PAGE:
Rihanna
No Shrinking Violet: Rihanna walks the red carpet at the 2014 Met Gala in New York.Reuters

She is regularly seen strutting her stuff on stage and posting racy snaps online, so fans may be surprised to learn that Rihanna used to suffer from low self-esteem.

According to the Daily Mirror, the brazen S&M hitmaker sought help from a therapist to help combat nerves and boost her confidence during a period of self-doubt.

Psychologist and life coach Natalie Thomas is said to be the woman who helped convert the shrinking violet back into the pop superstar everybody knows and loves.

Rihanna Balmain afterparty
Rihanna gave fans a full view of her assets at the Balmain fashion show after party.Instagram

The Grammy-award winning singer reportedly enlisted Thomas days before she was scheduled to perform at London's Westfield Strafford City in 2012. With her £500,000 appearance already announced and 20,000 fans waiting to see their idol, she was riddled with fear.

"Rihanna was incredibly nervous ahead of her November 2012 Westfield gig because there was a lot of pressure on her," a source told the paper.

"Her appearance fee had already been reported and she didn't want to be a disappointment."

Rihanna
Rihanna Looking Sexy and almost NAKED in Her New Video “Pour It Up”badgirlriri (instagram)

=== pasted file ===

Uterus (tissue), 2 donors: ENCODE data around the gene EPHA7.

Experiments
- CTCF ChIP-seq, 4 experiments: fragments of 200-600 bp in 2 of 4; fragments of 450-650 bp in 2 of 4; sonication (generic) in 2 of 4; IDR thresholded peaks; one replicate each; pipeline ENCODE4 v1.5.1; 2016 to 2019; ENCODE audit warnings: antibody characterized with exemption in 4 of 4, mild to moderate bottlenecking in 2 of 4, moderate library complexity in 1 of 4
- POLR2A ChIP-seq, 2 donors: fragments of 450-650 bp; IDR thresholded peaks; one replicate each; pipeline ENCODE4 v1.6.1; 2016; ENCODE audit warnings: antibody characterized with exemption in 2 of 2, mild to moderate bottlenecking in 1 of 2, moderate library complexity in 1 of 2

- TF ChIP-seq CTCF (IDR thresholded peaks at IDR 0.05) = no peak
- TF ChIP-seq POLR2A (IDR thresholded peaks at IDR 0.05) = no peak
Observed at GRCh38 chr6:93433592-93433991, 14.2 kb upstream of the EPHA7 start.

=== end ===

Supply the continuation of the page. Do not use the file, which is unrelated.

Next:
After a few sessions with Thomas she was prepared for the gig.

"She saw Natalie who advised her on how to cope and gave her a few techniques and tricks for dealing with that stress, and on building up her confidence. She helped restore Rihanna's self-esteem and shed her inner critic."

Just weeks after her performance RiRi opened up about overcoming her secret nerves in an interview with Women's Fitness magazine.

"My way probably won't work for most people but the more I got naked the more comfortable I got," she told the publication.

"I just had to face my fear. You always find something wrong, you always find something you're uncomfortable with, and one thing turns into another and you get embarrassed and self-conscious about it – you feel like everybody can see what you see."